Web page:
In this study, we developed an in vitro screening panel to identify whether flavorings added to tobacco products are toxic to endothelial cells and, if so, what levels induce toxicity. We selected a panel of measures of endothelial function, including measures of cell death, oxidative stress, inflammation, and nitric oxide bioavailability. Under pathological conditions, endothelial cells undergo cell death, have increased oxidative stress, decrease production or lose bioavailable nitric oxide, and become proinflammatory. We tested the vascular endothelial cell toxicity of common flavoring compounds in tobacco products across many different chemical classes. The flavorings vanillin, cinnamaldehyde, eugenol, acetylpyridine, and menthol impaired A23187-induced nitric oxide production and increased expression of the proinflammatory mediator, IL-6 (interleukin-6), suggesting that these flavors are harmful to the endothelium (Table 1).

Table 1. Tobacco Product Flavorings Tested

Tobacco Product FlavoringClassSubgroupCharacterizing Flavor
EugenolAlcohols, phenolsPhenolClove
VanillinAldehydeAromatic aldehydeVanilla
CinnamaldehydeAldehydeAromatic aldehydeCinnamon
MentholAlcohols, phenolsCyclic terpeneMint, cooling effect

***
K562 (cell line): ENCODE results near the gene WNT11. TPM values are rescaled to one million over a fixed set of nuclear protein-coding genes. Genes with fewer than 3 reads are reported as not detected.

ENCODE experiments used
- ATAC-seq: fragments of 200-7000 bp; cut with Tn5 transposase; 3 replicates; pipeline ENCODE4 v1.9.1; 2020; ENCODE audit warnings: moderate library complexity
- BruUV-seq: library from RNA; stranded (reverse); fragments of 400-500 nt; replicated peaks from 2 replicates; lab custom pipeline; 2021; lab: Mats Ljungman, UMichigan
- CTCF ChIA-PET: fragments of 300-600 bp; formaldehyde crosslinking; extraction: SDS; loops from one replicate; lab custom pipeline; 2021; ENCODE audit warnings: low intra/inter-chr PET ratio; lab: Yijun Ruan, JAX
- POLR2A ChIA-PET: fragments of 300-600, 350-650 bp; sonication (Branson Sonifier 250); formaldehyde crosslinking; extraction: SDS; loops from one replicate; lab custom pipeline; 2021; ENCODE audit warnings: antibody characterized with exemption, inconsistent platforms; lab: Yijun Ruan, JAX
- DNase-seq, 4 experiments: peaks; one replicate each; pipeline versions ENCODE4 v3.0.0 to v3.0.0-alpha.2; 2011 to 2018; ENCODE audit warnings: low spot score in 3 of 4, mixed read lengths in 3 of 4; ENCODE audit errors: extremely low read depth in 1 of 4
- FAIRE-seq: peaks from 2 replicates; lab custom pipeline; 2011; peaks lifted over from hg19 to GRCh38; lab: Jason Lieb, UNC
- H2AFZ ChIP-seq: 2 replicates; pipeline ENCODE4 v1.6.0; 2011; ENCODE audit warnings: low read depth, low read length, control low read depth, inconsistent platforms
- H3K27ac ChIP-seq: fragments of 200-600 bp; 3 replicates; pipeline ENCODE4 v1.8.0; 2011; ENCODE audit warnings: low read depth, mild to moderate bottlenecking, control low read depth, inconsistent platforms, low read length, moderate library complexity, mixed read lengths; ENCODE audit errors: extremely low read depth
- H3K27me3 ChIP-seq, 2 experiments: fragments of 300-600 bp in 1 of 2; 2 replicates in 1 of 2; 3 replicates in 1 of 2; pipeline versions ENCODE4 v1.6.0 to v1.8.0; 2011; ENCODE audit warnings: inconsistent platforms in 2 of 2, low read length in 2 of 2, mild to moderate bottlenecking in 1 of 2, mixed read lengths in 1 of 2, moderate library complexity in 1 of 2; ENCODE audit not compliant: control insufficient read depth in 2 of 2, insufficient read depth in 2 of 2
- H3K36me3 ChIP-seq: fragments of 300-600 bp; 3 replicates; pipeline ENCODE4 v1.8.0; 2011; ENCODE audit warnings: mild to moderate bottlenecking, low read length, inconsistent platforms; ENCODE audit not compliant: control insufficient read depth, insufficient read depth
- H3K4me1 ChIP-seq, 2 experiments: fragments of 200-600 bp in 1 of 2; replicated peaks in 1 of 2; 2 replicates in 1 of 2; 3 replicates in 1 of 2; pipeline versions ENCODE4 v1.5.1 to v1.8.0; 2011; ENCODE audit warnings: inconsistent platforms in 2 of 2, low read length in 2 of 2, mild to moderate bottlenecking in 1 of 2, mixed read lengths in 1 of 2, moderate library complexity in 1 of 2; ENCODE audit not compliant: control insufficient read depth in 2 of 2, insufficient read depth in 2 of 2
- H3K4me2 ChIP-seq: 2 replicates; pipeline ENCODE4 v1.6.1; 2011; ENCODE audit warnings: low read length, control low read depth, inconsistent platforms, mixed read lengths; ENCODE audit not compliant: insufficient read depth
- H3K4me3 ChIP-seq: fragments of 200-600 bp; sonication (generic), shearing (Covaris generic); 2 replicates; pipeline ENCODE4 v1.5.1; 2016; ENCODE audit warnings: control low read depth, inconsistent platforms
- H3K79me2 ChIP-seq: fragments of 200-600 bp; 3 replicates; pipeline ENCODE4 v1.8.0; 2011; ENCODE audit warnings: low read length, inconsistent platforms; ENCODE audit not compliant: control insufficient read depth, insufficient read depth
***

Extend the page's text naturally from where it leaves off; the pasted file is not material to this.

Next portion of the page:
2,5-dimethylpyrazinePyrazineAlkyl pyrazineStrawberry
Isoamyl acetateEsterAliphatic estersBanana
EucalyptolEtherEtherSpicy, cooling effect

Materials and Methods

Data available upon request from the authors.

Study Participants

We enrolled age- and sex-matched nonsmokers who do not use any tobacco products, nonmenthol cigarette smokers, and menthol cigarette smokers. All participants enrolled had no risk factors (diabetes mellitus, smoking, hypertension, dyslipidemia) or known cardiovascular disease. All participants provided written consent, and all study protocols were approved by the Boston Medical Center Institutional Review Board.

Flow-Mediated Vasodilation

Endothelial function was evaluated using flow-mediated vasodilation in which hyperemic flow stimulates endothelial nitric oxide production and subsequent vasodilation. As previously described, hyperemic flow was induced by proximal forearm cuff occlusion of the upper arm for 5 minutes, and a Toshiba SSH-140A ultrasound system was used to measure brachial artery diameter at baseline and 1 minute after the 5-minute occlusion.25 The commercially available software, Brachial Analyzer version 3.2.3 (Medical Imaging Applications), was used to assess flow-mediated dilation data. Flow-mediated vasodilation is expressed as percent dilation.

Venous Endothelial Cell Biopsy